Tuesday, August 02, 2005
I have compiled my responses in the remainder of this post, as I think it stands as a helpful rebuttal to Kennedy's thesis, as I perceived it.
This debate remained civil but somewhat frustrating, as Ed kept telling me that Kennedy was essentially saying exactly what me and other MILBLOGGER's were saying. In the end, he concluded that "the propaganda for the war has penetrated everyone," causing "the men on the front lines miss the point and take offense." Reading through the entire speech, which is very clever in the manner in which his criticism of the U.S. Military is masked, confirmed my belief that what he said was what I thought he said. Ed belabors the other things Kennedy said, about the "nobel profession of arms," and the need for all members of society to contribute (muscularly and meaningfully) to the common good, particularly our armed services.
In isolation, we MILBLOGGERS should be able to agree with those portions of Kennedy's sentiments. I won't dispute the nice sentiments that Kennedy expressed, but they struck me as paliatives to the much more bitter pill he was offering. The manner in which he framed his argument, his thesis itself, was what most of us reacted to, were offended by, and rightfully called false. The use of terms like mercenary, Hessian, and suggesting that soldiers serve primarily for financial reasons, so fraught with negative connotations, undercut and rendered faint his praise.
No, Kennedy's premise wasn't exactly that the U.S. military is doing something great and sacrificial for our nation, and that we all need to chip in with our support, and all citizens should consider military service an obligation.
He started his talk saying the military was out of touch and isolated from the rest of society, that its members were narrowly restricted to those who would put their lives at great risk for money. He further suggested that the military was so separated, that the society at large had little common interest and purpose.
My own experience gives lie to these assertions. I am part of a 200 soldier National Guard Battalion, part of a 4,000 soldier National Guard Division headquarters and support units, which commands 18,000 subordinate troops in Iraq. 75% of these soldiers are National Guard, augmented by U.S. Army Active Duty soldiers. We are not only not separated from civil society, we are of it. We were called out of it. We serve out of a sense of civic obligation and loyalty to our country in a time of grave need.
Kennedy is right in this, that we should continue to urge our fellow citizens to share that burden. But not because we are mercenary, isolated, killing professionals; but because it is a civic virtue. (Not that anyone speaks of such obligations anymore.) If even a small fraction of our elites approached the sustenance of democracy as a noble civic obligation, we could lighten the burden all the way 'round, and surely avoid any necessity for the draft.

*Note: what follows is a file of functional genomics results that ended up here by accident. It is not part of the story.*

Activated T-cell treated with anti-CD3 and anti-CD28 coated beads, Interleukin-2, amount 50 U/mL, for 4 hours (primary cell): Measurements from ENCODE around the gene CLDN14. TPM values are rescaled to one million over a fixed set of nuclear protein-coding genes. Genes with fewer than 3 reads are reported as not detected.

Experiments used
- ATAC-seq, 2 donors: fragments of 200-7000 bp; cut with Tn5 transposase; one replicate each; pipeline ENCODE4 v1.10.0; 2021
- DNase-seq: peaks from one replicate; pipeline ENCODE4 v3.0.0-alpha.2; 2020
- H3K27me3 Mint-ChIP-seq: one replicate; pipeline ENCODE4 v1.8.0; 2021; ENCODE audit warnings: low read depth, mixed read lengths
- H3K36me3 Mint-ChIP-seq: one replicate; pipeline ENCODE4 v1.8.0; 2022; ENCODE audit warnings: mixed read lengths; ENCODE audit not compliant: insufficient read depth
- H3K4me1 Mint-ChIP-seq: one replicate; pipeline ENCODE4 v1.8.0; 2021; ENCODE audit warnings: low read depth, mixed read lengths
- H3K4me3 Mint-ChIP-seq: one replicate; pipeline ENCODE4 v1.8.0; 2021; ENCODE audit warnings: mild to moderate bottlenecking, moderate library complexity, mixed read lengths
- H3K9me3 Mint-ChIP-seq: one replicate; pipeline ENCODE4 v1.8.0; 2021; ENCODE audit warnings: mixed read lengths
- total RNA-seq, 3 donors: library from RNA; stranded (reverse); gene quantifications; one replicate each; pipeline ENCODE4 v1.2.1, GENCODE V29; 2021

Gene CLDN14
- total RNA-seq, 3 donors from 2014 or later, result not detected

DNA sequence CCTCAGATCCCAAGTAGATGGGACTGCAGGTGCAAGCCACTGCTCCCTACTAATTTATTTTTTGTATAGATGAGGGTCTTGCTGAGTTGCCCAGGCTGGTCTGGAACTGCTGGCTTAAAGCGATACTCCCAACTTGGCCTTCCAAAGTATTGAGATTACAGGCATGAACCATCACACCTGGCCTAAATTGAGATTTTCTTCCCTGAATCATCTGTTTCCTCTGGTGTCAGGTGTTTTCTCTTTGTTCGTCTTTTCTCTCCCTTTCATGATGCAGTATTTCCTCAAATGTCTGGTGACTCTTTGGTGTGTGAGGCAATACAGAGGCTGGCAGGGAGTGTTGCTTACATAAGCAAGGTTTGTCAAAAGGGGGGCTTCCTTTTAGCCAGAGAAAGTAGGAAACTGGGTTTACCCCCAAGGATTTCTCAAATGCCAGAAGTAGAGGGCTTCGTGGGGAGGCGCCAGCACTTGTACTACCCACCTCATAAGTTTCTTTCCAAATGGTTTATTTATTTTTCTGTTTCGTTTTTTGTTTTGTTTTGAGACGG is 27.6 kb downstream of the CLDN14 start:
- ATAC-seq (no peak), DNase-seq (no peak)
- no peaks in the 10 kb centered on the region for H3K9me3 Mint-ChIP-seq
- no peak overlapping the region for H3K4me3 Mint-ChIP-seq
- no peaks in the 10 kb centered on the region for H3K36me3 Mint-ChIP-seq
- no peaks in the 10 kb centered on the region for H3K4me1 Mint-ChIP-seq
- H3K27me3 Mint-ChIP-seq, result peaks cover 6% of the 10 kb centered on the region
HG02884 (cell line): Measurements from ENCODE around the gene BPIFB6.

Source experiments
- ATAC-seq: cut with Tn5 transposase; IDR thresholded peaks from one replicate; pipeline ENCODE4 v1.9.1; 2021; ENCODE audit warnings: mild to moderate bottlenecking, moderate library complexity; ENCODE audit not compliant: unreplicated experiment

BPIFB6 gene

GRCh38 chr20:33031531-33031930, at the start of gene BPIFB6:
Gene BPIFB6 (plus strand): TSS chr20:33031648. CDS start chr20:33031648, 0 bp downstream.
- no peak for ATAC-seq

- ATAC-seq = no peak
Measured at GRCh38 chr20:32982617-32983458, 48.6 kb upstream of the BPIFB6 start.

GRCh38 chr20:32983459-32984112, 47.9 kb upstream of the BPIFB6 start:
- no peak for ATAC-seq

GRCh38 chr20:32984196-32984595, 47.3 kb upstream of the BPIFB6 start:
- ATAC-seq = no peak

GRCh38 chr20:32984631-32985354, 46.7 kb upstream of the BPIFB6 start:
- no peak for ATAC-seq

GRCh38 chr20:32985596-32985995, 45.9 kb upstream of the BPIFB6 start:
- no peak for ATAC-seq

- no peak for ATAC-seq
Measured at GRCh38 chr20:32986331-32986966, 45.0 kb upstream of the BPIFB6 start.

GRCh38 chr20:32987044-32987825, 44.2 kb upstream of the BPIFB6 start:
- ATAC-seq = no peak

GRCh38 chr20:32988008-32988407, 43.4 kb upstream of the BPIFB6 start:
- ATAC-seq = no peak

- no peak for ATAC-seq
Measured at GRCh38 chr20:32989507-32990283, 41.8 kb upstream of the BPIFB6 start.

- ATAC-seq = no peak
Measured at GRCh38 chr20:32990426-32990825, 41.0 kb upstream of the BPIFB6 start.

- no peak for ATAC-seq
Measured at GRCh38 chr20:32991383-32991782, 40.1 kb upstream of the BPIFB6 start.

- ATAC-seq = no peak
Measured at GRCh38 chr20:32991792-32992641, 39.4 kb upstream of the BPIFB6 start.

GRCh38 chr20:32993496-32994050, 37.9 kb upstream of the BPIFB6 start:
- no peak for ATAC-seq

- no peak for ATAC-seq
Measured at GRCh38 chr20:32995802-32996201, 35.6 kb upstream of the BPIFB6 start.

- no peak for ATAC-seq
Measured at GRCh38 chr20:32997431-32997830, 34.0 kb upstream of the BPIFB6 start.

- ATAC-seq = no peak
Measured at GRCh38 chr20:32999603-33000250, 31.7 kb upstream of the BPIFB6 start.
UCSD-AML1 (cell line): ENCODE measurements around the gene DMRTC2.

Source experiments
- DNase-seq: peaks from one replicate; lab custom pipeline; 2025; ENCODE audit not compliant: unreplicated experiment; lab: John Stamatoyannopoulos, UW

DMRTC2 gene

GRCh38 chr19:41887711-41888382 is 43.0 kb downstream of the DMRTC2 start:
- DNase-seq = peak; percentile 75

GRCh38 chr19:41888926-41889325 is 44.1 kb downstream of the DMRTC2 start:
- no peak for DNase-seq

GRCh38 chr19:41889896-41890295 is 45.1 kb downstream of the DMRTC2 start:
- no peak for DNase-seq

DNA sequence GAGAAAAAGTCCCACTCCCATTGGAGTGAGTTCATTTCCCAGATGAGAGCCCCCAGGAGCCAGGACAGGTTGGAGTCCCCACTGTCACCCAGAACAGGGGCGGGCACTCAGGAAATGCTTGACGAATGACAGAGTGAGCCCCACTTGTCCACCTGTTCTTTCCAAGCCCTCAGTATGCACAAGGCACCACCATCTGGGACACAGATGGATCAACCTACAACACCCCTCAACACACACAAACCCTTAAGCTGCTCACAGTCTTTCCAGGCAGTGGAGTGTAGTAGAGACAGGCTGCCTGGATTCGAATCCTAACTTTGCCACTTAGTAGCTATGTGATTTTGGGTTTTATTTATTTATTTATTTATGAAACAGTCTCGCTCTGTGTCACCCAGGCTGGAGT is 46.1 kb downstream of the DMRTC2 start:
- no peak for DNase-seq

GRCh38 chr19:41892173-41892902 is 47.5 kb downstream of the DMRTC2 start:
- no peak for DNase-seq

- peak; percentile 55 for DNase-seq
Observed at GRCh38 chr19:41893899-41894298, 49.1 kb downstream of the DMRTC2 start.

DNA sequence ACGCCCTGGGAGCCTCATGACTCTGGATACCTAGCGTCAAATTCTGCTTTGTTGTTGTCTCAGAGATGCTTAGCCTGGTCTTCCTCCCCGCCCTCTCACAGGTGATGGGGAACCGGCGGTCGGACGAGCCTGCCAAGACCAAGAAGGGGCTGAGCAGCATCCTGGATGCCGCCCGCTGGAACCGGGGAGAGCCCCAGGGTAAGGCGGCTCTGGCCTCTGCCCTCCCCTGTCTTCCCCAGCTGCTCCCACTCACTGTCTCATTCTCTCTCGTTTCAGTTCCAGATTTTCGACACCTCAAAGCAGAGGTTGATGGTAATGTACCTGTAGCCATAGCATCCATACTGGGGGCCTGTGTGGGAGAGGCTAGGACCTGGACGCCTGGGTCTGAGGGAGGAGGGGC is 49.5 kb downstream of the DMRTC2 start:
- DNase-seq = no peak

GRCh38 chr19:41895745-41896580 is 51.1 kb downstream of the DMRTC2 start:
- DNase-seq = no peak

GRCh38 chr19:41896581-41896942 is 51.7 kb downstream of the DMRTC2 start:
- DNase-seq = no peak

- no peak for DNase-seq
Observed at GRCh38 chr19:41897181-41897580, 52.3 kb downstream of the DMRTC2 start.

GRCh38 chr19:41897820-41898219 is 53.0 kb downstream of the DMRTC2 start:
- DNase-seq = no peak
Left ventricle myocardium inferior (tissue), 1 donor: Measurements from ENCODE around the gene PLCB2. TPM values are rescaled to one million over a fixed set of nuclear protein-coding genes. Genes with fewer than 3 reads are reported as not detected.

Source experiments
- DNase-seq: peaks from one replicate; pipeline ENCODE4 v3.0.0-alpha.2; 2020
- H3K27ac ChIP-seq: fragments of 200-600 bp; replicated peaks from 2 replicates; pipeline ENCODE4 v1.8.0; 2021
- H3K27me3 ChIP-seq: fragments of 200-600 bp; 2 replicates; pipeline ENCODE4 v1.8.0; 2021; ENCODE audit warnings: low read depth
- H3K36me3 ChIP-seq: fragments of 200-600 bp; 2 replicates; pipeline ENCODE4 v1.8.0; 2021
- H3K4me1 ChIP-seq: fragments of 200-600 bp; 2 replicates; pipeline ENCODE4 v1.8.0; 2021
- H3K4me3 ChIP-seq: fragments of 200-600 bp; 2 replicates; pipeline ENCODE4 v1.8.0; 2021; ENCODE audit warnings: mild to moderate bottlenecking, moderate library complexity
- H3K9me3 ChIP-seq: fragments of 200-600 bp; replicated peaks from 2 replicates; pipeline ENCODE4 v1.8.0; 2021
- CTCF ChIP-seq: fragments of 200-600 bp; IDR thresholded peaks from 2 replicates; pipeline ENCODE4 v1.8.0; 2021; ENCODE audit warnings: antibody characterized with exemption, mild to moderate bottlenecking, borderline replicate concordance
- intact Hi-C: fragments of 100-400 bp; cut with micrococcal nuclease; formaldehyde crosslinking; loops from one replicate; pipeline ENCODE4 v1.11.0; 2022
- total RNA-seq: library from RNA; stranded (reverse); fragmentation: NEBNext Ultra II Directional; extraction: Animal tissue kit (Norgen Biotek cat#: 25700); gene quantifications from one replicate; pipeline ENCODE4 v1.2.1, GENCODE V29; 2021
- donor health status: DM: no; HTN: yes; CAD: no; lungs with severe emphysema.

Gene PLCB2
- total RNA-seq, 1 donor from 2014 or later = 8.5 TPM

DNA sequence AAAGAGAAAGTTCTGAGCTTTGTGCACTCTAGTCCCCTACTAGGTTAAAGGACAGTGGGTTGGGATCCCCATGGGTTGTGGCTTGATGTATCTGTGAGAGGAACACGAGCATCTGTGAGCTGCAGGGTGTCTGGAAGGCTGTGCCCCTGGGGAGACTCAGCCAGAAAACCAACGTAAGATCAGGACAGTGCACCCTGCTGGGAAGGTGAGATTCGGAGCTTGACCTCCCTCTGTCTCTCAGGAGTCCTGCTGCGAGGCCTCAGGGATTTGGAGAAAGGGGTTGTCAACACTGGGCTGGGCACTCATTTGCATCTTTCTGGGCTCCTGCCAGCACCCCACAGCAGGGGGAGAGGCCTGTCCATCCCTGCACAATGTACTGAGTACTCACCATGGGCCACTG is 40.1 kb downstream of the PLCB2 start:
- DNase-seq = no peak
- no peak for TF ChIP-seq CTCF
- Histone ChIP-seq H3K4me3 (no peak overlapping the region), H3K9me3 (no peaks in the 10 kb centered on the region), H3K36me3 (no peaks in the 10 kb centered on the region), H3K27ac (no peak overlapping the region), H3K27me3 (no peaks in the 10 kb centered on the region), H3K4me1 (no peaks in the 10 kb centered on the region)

Kennedy's initial premise was that the military's separation from society could make it too easy for us to lose political control and allow the U.S. to use military force in ways antithetical to our principles. He alluded to the perception around the world that we use power aggressively, we have a "coercive footprint" that are military power is "assymetrical" to both our own security needs and those of other countries. And he clearly stated that our military prowess will cause us to seek military solutions at the expense of diplomacy.
Ed wanted me to acknowledge the final point Kennedy makes in his address, that he calls these graduates to get dirty, to get into the struggle, to pitch in. I asked, "What would cause us to conclude that he means as a way of supporting current foreign policy?" That's not how I read the speech. It seemed to me that Kennedy hopes these young people help halt the military in what he views as a slide towards (further) military excess.
From the thrust of his opening comments, Kennedy suggests that the U.S. intelligentsia (as represented by the graduates of Standford) needs to start viewing the "noble profession of arms" as a worthy calling precisely so that the military doesn't end up as a "professional killing machine" of ruthless precision and amoral intent. And as those of us who currently serve clearly recognize the (unstated) Vietnam allusions, and know the culture and integrity of our service, that's offensive.
There is no doubt in my mind that Kennedy served up a warning to his audience that, if the military is left as is, "that power dynamic may be lethal to political accountability."
That is saying, Fascism, without uttering the words.
(Linked as a Covered Dish at Basil's Blog. Lots of yummy bloginations, check it out!)
(Also part of the Outside the Beltway traffic jam., and in Citizen Smash's Morning Quarters.)
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